It really was an extraordinary, colourful, intoxicating, unique evening of theatre – 90 non-stop minutes full of wonderful imagery and invention… and a modern fable.
PS: The 1927 Theatre Company is on tour with ‘Golem’ until 24 June. Today (3 June) is the last night at the Old Vic, but it’ll be showing at Ipswich, Oxford and Harrogate over the coming weeks. If you get a chance, PLEASE see this production… you DEFINITELY won’t regret it!

Wednesday, May 31, 2017

the red turtle…

Moira and I went along to the Watershed this afternoon to see Michael Dudok de Wit’s “The Red Turtle”. It’s a co-production with Japanese animation giants Studio Ghibli (Isao Takahata is artistic producer)… so it immediately ticked LOTS of boxes as far as I was concerned!
It’s a stunningly beautiful film – with Dudok de Wit mixing hand- and computer-drawn images throughout – and it’s also completely wordless! Laurent Perez del Mar’s breath-taking score perfectly complements the minimalist visuals… making words completely unnecessary!
The film is about the unlikely ‘friendship’ between an island castaway and an enormous sea turtle. The shipwrecked man, on a deserted island, struggles to construct a raft, but every attempt to leave is thwarted by a huge red turtle that seems intent on having him stay.
This is one of those films that you just have to see for yourself… it’s an enigmatic masterpiece.
Everyone who sees it will no doubt have a different ‘take’ on the film. I certainly don’t intend to try to explain it (I’m still trying to come to terms with bits of it myself) but I’ll just say this: the man sets out to foil the creature’s attempts to prevent his escape but, in doing so, the man finds himself being instructed in the ways of companionship, respect for the environment and ultimately being led to understand that nature must take its course.
But don’t just take my word for it… I’ve just read Mark Kermode’s five-star review in The Guardian and he ends his piece as follows:
“Seamlessly combining analogue and digital animation…, they compose a visual symphony that seems to comprise a history of cinema itself; from monochrome nights to richly hued days; from porous green trees to luminous blue seas; orange sunlight to pearlescent moonlight…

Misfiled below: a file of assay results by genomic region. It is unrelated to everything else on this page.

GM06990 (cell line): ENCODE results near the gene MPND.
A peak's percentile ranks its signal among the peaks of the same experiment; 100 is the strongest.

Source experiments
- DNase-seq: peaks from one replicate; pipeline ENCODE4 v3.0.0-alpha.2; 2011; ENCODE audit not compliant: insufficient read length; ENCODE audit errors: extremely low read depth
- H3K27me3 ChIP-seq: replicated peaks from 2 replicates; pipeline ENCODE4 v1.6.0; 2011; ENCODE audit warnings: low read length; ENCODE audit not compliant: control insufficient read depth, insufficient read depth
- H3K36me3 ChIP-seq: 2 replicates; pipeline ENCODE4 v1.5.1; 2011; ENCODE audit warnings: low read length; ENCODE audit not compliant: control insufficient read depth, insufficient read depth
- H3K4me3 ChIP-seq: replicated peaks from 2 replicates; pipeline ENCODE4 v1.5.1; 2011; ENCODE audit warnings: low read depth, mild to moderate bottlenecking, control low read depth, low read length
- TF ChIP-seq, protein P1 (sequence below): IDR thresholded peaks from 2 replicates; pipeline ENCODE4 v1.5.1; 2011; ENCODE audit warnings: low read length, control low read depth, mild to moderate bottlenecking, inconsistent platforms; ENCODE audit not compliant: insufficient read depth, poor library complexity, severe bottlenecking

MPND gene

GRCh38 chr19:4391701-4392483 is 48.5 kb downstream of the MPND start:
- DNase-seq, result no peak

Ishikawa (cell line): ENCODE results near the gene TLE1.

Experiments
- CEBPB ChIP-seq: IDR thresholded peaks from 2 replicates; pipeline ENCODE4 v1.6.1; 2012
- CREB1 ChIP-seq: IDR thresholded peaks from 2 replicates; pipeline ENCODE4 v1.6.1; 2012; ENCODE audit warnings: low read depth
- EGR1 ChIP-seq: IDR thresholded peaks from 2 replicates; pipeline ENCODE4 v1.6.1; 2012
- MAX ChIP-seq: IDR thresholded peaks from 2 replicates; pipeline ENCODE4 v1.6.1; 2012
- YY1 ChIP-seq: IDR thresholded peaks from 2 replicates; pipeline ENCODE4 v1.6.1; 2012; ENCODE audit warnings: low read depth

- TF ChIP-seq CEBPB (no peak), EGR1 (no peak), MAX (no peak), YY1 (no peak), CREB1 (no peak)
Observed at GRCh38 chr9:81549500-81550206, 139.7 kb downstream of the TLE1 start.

Integrating his cues with the natural soundscape, the composer utilises wood and bamboo percussion, gentle flutes and soaring strings to negotiate the film’s kaleidoscopic tones. The melodies have a nursery rhyme candour, yet encompass themes of longing and anguish, despair and delight, love and death.
I could say more, but this is a film that respects the sound of silence. It is a work of art which transcends boundaries of language, culture, geography and age. It is simply magnificent”.
It’s a poignant, powerful, gentle, charming and rather wonderful film – which I strongly urge you to see.

Saturday, May 27, 2017

april-may 2017 books…

Old Filth (Jane Gardam): This is the second book I’ve read from Gardam’s “Old Filth” trilogy… in fact, this particular book was the first to be published (in 2004). Filth (the name given to him by his colleagues at the Bar – ‘Failed In London Try Hong Kong’!), in his heyday, was an international lawyer with a practice in the Far East. He was born in the mid-1920s and, after a childhood in Malaya, was one of many children sent ‘Home’ from the East to be fostered and educated in England at the onset of WW2. It’s a beautiful, poignant and, frequently, very funny book about the ‘glory days’ of the British Empire… and about ageing and relationships. Gardam is a brilliant writer and this is one of my very favourite books.
Gut (Giulia Enders): The book cover describes it thus: “the inside story of our body’s most under-rated organ’. In 2012, Enders (who was then studying for a doctorate in gastroenterology) won the first prize at the Science Slam in Berlin with her talk “Charming Bowels”! She duly received offers to write a book on the subject and “Gut” is the resulting publication (“a publishing sensation” as The Times describes it). It’s an absolutely fascinating book – hugely entertaining and informative – covering all manner of things from the basics of nutrient absorption to the latest science linking bowel bacteria with depression. A thoroughly enthralling book, but one which, ultimately, I was somewhat relieved to have finished… there’s only SO much talk about poo, vomiting, constipation et al that one can take! A pretty wonderful book, nevertheless… and beautifully illustrated too (yes, really!)!